A giant tree surrounded by fences.

Really ancient trees still inspire reverence from people of all beliefs. Mary and Angus Hogg [CC-BY-SA-2.0 (http://creativecommons.org/licenses/by-sa/2.0)%5D, via Wikimedia Commons

A stubbly, muddy field stretches everywhere in sight.

Do the opencast miners need a more advanced science to explain to them where they went wrong? by Texas Radio and The Big Beat [CC-BY-SA-2.0 (http://creativecommons.org/licenses/by-sa/2.0)%5D, via Wikimedia Commons

Opening up our senses to the magical seems like a wise move, if Sauron is not to win.

Since the middle of last century, the West has exploded with information about ecstatic technologies that permit direct experience of the spiritual world, often in full Technicolor. Albert Hoffman discovered LSD-25 in 1938, and it was soon being used in psychiatry to accelerate insight, healing and development in therapeutic clients. This very nearly coincided with Richard Shultes’ first trips to Mexico to identify the shamans’ magical plants and fungi (psilocybe mushrooms, morning glories and solanaceous trumpet flowers.) Shultes sent Hofmann morning glory samples for analysis, and Hofmann discovered LSD analogs in the seeds. They realized that indigenous shamanism had a lot in common with the cutting edge of psychiatric practice.¬†Psychedelic drugs are not for everyone, and they are the subject of a mostly secular but authoritarian backlash, but they are not the only technology of ecstasy. Mind science imported from Buddhist and yogic traditions was popularized throughout the latter half of the twentieth century. Music took on longer forms to allow the listeners to “get into it,” and incorporated trippy light shows. You don’t have to listen to your priest interpret Ezekiel’s vision of a wheel for you any longer: people can experience the other world for themselves, the paths are known.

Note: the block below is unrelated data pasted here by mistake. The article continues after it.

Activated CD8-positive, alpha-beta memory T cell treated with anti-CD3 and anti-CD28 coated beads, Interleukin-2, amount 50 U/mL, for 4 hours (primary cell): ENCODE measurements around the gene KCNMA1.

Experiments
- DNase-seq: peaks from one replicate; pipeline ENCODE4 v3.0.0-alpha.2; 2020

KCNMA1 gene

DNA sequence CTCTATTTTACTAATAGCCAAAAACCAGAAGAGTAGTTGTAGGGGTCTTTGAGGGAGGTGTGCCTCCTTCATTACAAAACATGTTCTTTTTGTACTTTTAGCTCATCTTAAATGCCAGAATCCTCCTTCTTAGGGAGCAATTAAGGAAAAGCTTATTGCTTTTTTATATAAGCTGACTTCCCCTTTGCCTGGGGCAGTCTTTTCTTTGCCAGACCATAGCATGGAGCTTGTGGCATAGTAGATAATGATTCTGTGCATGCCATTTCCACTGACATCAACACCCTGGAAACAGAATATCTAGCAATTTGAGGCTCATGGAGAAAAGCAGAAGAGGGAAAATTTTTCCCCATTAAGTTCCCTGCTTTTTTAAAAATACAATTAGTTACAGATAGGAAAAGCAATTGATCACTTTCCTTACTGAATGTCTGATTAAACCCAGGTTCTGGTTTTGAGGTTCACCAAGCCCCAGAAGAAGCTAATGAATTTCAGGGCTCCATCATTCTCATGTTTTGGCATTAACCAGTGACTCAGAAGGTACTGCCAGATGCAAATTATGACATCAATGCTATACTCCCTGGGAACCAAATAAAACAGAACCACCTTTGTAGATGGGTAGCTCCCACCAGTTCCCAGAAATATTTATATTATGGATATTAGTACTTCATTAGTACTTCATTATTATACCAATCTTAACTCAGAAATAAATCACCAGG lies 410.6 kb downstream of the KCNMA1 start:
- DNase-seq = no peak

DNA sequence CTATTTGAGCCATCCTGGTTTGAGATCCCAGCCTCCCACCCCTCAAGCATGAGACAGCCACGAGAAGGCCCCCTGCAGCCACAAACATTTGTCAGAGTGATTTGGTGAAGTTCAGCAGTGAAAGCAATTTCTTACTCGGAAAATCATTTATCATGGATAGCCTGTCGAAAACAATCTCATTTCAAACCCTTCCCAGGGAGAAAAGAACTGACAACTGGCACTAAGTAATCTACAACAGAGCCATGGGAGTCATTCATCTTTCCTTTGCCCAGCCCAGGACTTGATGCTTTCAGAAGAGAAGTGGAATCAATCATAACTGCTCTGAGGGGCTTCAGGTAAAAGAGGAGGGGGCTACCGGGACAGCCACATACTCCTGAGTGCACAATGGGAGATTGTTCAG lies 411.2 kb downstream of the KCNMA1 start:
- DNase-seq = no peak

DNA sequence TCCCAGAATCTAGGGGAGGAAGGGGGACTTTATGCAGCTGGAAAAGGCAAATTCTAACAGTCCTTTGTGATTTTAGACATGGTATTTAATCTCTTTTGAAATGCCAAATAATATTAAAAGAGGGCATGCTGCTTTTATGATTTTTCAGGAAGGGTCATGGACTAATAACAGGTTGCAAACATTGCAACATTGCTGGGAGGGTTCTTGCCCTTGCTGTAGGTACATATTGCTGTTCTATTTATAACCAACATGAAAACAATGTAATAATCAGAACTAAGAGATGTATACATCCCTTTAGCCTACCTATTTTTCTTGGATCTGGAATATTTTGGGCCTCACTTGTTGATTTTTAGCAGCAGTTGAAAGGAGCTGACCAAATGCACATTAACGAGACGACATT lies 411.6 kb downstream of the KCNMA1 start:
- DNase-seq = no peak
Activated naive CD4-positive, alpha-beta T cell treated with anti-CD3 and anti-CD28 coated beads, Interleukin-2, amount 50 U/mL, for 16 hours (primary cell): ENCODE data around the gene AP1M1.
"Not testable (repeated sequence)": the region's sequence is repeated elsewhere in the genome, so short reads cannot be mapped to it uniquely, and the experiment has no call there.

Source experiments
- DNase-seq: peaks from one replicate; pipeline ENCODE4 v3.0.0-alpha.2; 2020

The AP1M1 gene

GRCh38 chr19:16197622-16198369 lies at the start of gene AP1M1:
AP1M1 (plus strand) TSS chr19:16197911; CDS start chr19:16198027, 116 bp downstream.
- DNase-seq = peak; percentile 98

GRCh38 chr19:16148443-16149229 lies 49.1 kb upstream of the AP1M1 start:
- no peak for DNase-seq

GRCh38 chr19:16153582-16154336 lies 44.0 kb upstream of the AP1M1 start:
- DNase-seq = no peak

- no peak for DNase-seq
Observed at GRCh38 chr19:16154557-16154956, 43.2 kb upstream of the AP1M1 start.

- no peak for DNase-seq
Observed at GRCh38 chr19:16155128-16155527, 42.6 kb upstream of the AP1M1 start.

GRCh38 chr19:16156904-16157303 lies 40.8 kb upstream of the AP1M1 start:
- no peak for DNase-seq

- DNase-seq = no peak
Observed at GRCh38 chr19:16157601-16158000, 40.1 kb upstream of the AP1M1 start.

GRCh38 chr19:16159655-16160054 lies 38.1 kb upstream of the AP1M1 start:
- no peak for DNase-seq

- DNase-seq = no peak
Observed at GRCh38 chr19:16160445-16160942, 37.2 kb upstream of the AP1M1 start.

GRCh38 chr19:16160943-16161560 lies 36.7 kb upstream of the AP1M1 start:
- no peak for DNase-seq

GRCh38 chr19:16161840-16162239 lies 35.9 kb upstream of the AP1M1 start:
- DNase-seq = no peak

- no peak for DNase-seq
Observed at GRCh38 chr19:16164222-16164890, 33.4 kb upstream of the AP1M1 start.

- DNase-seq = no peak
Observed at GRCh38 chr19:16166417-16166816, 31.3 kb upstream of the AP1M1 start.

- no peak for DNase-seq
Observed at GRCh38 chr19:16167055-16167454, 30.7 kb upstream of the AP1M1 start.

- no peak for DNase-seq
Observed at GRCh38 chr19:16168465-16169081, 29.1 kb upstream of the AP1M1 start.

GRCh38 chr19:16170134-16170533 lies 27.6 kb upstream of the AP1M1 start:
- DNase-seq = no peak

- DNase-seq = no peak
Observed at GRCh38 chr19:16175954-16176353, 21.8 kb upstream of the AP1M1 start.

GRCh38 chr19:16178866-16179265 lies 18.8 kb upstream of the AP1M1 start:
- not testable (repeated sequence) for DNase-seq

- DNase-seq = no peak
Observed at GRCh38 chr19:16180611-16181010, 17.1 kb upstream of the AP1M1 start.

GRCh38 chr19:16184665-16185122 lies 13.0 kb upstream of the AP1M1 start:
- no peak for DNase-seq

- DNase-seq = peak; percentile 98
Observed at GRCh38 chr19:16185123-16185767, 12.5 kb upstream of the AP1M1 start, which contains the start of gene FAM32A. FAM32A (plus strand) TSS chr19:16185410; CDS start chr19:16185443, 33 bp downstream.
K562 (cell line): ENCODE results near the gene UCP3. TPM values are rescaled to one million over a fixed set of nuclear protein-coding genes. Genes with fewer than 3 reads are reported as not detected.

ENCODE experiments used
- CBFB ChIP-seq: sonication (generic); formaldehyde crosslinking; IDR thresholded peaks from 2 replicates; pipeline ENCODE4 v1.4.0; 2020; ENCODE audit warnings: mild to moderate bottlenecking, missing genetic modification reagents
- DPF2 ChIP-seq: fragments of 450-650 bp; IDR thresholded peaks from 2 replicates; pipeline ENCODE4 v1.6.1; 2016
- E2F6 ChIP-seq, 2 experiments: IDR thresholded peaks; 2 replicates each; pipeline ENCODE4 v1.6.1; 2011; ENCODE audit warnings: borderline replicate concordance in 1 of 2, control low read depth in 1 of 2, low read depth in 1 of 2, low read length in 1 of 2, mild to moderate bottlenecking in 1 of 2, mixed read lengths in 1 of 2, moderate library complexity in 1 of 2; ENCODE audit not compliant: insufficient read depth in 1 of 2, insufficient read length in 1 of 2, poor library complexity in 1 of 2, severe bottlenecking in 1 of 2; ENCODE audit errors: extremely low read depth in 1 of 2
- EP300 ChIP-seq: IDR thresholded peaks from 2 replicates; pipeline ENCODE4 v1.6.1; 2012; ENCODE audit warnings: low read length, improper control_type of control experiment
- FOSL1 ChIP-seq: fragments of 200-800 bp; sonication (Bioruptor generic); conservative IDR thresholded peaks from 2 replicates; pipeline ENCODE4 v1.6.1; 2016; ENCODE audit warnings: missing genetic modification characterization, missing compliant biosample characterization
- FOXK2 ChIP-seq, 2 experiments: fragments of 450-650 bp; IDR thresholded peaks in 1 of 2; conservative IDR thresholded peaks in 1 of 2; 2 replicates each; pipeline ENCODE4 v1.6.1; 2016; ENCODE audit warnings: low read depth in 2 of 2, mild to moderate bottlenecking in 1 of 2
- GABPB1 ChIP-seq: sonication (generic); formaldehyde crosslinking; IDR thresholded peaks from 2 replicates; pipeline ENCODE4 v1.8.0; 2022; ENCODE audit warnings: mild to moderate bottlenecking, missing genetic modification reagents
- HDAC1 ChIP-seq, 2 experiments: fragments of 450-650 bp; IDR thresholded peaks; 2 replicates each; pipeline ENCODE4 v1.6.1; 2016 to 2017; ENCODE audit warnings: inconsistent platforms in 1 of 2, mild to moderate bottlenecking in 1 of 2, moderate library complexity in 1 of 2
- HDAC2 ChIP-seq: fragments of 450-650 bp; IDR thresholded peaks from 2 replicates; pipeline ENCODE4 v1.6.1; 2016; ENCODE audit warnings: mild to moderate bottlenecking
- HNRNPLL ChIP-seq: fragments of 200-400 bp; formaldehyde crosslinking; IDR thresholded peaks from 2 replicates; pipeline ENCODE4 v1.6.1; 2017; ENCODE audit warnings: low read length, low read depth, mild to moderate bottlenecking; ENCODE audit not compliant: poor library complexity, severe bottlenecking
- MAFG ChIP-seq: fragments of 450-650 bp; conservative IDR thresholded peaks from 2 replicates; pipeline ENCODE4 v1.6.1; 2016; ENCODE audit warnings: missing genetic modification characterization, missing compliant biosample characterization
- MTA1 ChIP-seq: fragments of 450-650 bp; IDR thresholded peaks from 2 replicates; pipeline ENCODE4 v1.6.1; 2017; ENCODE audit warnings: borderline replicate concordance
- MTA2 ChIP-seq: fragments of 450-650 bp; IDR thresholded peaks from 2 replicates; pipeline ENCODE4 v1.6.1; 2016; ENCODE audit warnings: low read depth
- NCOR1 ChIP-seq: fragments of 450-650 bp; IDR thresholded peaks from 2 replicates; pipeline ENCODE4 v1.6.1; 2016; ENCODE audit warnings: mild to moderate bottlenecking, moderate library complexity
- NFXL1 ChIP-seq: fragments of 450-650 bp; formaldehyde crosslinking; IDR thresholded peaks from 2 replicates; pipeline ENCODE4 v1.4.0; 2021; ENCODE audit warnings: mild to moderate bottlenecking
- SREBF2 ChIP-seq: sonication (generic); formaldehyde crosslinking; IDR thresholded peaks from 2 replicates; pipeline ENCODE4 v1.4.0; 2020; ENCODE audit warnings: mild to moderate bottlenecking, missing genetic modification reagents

In rejecting a phony or insanely corrupted spiritual tradition, many freethinkers found themselves cast to philosophies like materialism and positivism. Many Christians box up their religion except for Sundays and live in the same soulectomied world. These philosophies are insufficient — they do not feed the instinctual side of human nature. We find ourselves a bunch of neurotics living in ugly places. But there was never any reason to stop developing knowledge of the magical worlds of our childhood. Use your reasoning capacity, but remember where we all started from.